In the 103rd Grey Cup, in front of 36,634 in the freezing Manitoba night, Burris was handed the ball with three minutes and 81 yards to go. A chance.
But he could only get them to midfield. He took a sack. He waited to get the ball back. There was enough time.
Edmonton, however, was the best team in this league for a reason. They hammered the ball, hammered it again, strangled the clock. Burris never saw the ball again, and Edmonton won its first Grey Cup in 10 years, 26-20.
After a quick start, it felt like the underdog Redblacks were holding on, trying to ride a powerful bull. Edmonton is so full of explosive players, and every time they were defused you could almost hear the relief. Meanwhile, Burris was starting to make squirrelly throws after a surgical start, and you could see caution creep in. Edmonton kicker Sean Whyte missed one field goal in the first half, and doinked one off the upright in the second.
Everything Burris was throwing was short and safe, and that wasn’t going to do it. Ottawa still led 20-18 with a little over four minutes to go, because its defence had been making enough plays between big gains for Edmonton’s dangerous skill players. In only their second year of existence, in this strange year, the 12-6 Redblacks weren’t given much of a chance, until they gave themselves one.
But the Eskimos drew two pass interference calls that totalled 65 yards on a single drive, and scored on a third-and-goal from the one. It was enough.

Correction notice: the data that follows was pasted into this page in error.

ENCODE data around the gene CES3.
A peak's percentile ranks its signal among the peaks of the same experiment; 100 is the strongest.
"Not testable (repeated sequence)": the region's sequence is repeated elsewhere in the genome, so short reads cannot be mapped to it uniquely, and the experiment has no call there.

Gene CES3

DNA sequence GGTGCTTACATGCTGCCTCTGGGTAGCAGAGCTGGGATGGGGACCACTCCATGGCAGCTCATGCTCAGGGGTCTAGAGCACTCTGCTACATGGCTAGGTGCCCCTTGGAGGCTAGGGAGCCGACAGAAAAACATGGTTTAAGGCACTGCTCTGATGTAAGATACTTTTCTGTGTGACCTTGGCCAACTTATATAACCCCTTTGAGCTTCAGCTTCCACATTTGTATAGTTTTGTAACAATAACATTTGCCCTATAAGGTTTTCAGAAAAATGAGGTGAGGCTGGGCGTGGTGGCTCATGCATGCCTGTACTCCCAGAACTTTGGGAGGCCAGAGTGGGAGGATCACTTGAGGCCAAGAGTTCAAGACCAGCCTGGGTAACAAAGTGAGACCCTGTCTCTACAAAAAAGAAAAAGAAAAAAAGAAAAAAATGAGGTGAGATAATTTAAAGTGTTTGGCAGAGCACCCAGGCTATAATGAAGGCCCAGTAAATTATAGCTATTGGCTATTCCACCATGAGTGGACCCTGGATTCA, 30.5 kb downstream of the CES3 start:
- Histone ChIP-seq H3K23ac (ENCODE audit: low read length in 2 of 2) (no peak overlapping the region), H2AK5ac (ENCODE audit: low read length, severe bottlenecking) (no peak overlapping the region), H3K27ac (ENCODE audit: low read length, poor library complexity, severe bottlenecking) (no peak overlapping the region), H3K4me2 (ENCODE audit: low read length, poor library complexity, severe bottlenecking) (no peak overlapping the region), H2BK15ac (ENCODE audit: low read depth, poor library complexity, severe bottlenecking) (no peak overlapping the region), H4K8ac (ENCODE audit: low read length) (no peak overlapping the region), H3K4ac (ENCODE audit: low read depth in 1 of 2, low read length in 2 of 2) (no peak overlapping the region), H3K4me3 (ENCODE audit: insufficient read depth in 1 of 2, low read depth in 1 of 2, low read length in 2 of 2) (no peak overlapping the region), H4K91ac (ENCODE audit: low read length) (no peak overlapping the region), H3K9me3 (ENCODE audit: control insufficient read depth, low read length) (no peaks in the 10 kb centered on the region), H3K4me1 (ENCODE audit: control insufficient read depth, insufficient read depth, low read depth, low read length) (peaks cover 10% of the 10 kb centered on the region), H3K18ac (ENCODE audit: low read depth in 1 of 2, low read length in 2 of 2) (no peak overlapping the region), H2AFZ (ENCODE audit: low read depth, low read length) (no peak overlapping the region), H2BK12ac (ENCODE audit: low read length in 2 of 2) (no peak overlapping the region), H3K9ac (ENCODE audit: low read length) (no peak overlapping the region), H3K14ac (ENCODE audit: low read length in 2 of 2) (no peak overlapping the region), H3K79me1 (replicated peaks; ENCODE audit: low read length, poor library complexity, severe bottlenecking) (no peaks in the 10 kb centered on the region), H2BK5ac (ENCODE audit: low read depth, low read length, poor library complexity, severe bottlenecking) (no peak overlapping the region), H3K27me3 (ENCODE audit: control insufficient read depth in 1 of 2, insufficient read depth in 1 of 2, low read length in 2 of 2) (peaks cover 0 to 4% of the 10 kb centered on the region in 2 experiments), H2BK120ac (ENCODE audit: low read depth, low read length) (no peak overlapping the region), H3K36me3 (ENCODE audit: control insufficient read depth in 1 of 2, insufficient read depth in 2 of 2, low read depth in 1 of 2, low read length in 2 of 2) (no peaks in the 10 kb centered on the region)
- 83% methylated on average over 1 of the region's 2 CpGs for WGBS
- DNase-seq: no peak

It had started, strangely, with a lumberjack controversy. The lumberjacks are students from Algonquin College who serve as Redblacks mascots, and were en route to Winnipeg when the CFL somehow upheld the complaint from the Eskimos that having the lumberjacks on the sideline cutting a slice of a log after each Ottawa touchdown would constitute “a competitive advantage.”
Sheesh. The compromise involved lumberjacks but no cutting, or the CFL justice equivalent of cutting the baby in half. Edmonton’s complaint was, as Redblacks owner Jeff Hunt put it, “petty.”
But then the game became something where every little thing mattered. The Eskimos were 7.5-point favourites, and you could actually see the difference — an offensive line full of giants, huge cornerbacks, towering receivers who can run by you and laugh. The Eskimos went 14-4 with Reilly missing half his games, and finishing ninth in the league in passer efficiency when he did play. They tore 14-4 Calgary apart last week.